but explains the roles of the Black Preceptories and the Purplemen (the Kiama Orange were Purplemen) very well.


Orange Lodge symbols


In the University of Wollongong archives can be found  all the original documents including their ritual book, and codes for recognising new passwords,  as well as a Charter of an Purpleman from Fermanagh in 1825, of the Gerringong True Blues Orange Lodge (who were secretly Purplemen!)


Purplemen symbols


D145 Royal Orange Lodge –

Gerringong True Blue No. 115 
1 Minute book. 18 January 1886 – March 1920.

2 Treasurer’s Account Book. 1877 – 1883.

 3 Correspondence. 1879-1884, 1907, 1917-1924.

4 The History of the convenant / by Pastor Daniel Allen. – Sydney: Lee & Ross pr, 1877. – p.53-66. (Part

5 The Watchman: the weekly gazette of Pitt Street Congregational Church. – vol, no.20, 15 June 1895.

6 By-laws of no. 115 Loyal Orange Lodge Geeerringong – Kiama: Joseph Weston pr, 1881. – 4p.

7 Manual for 1920 and directory of Loyal Orange Lodges and Royal Black Preceptories in the state of N.S.W. – No. VI)’

Oddly,  the historically important Purple charter is not listed!

Orangemen marching in Northern Ireland (Londonderry)recently.



Most Kiama residents know of the Freemasons’ Temple in Hindmarsh Park, but do they know of the role of the Orange Lodges and the OddFellows, who were a mutual friendly society, and the Temperance movements, which were against the drinking of alcohol. The current Kiama Leagues Club is built on the site of the Kiama Oddfellows (the Grand United Order provided health benefits for its members) Hall, and the original cellars, which were used for meetings of the lodges, still exist. The Freemason Hall was bought from the Sons and Daughters of Temperance, for a fifth of what they originally offered, who used to put down a roller-skating rink in the hall in the 19th Century. Certainly it is much more dignified there with much more modern thinking these days. The Orange Lodges were fervently pro-Empire and anti-Catholic and Kiama was the home of the start of Freemasonry and the Orange movement in NSW, with Dr Tarrant of Kiama as the first Grand Master of the NSW Freemasons, and Robert Barr, the first Grand Master of Orange for NSW,  worked as a printer at the Kiama Independent, starting the first Orange Lodge in NSW.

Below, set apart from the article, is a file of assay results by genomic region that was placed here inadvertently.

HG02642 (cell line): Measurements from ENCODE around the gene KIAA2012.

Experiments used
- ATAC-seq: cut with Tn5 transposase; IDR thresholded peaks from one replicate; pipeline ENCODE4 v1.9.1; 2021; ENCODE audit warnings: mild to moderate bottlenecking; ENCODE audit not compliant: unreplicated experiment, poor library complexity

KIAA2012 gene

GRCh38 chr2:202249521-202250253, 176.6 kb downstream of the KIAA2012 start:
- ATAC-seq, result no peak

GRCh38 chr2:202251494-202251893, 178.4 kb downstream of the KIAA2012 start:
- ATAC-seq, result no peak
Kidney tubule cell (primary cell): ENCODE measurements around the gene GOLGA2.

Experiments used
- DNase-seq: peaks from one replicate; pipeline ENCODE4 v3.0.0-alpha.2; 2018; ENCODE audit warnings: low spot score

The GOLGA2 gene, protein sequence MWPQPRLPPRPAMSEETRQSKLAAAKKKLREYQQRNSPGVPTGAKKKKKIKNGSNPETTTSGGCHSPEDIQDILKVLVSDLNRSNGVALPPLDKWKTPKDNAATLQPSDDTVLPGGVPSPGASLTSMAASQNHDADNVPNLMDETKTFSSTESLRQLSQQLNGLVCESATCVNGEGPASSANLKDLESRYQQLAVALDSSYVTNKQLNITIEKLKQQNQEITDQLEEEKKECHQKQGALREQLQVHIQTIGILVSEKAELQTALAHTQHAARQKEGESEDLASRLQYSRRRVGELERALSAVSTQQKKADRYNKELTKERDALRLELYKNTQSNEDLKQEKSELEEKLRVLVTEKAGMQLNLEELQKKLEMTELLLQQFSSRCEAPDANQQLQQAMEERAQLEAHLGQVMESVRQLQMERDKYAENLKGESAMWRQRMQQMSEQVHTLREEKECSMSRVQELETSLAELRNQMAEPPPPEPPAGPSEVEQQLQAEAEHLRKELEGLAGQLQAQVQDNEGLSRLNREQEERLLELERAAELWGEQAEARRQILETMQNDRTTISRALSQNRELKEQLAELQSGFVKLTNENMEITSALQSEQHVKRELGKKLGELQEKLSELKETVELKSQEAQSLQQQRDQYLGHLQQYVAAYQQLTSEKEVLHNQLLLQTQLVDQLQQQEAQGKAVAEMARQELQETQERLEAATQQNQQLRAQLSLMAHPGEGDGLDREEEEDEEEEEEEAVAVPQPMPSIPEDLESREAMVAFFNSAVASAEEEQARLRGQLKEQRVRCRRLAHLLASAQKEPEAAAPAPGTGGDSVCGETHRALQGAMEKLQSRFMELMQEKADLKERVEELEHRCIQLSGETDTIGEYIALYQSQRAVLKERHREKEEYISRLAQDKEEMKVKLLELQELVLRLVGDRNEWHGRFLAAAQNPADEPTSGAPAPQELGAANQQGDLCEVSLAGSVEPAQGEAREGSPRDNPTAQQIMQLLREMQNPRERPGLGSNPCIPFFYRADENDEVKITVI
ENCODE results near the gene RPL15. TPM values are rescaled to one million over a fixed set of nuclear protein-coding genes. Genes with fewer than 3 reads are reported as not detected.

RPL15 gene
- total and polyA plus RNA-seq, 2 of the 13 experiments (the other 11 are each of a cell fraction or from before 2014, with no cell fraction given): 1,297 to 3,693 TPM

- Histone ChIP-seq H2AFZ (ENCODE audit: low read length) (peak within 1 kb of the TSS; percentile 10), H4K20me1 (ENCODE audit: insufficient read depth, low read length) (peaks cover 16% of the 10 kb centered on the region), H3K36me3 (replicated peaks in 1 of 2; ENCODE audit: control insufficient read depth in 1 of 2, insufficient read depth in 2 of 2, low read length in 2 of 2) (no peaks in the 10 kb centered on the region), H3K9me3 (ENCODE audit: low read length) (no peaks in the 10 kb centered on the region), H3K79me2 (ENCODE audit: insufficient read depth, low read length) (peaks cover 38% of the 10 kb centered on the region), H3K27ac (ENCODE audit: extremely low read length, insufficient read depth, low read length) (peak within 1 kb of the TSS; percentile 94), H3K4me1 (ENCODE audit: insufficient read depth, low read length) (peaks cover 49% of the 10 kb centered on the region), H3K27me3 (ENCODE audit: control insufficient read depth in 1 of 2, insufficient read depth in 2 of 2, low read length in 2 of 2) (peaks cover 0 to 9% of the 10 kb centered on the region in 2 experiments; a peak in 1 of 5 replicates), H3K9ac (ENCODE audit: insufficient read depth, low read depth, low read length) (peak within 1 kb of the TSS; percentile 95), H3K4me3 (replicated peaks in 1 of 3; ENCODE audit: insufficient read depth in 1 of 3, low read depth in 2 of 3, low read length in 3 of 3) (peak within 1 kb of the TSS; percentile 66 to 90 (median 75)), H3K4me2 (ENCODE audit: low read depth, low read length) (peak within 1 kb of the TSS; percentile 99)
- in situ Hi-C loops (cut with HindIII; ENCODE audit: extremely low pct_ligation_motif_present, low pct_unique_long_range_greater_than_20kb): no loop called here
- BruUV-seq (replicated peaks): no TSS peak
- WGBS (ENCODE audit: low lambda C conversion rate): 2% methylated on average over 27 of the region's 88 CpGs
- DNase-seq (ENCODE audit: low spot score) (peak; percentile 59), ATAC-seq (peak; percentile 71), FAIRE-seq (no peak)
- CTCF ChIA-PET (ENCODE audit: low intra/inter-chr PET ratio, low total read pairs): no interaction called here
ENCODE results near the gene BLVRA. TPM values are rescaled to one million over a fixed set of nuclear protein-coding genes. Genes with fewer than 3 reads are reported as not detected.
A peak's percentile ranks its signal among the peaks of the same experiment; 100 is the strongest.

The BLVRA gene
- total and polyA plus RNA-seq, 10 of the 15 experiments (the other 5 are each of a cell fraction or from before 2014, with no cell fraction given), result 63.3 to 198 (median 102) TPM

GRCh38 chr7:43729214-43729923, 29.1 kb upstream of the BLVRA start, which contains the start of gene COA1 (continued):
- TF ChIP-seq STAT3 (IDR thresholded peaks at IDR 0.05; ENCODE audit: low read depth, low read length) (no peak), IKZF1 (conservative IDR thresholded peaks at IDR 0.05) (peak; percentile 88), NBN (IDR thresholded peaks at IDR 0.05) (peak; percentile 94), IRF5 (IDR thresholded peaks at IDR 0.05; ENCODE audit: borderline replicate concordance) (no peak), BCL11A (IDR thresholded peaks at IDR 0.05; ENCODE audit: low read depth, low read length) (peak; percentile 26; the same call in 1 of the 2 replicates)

It is fascinating to me that in fact there were two inner societies with the Orangemen, the Black Preceptories, who keep the lodges on the right path and had a lot of knightly titles and the breakaway Purplemen, who were more reactionary. It is clear that nearly all members around Kiama were in fact secret Purplemen (this is in fact borne out by the original minute book of the Gerringong True Blues who only referred to the Order of the Arch Purple in their minutes as ‘A.P.’)
and Kiama was mainly settled by Northern Irish Protestants, and as such Orange Lodges and Freemasony was rife in the area, It is arguable that British military service (we had a number of Waterloo veterans settle in the region) and membership of the Orange movement was a major criterion in assisting their migration. There is strong evidence that the 24 laborers employed to clear James Robb’s Riversdale were in fact ALL related, and constitute a ‘clan’ migration. Certainly many of the Ulster villages, especially in Fermanagh, Antrim and Armagh that  Kiama residents are descended from are strong areas of Orange even today. The Kiama (Tory’s) Hotel was originally known as the Fermanagh Hotel, and the movie house down on Surf Beach (now demolished) was known as the Antrim Theatre.

 There are many reports of the Orange Lodges in the Kiama Independent since they formed, and even mentioned in Sydney papers such as this

The Sydney Mail – Jul 28, 1888


 Kiama had, according to Richard Reed in ‘History of the Irish in Australia’ had the best example of ‘chain migration’ in Australia, who were Northern Irish Protestants.
He features a membership ticket for the Gerringong True Blues as his entire inside back cover.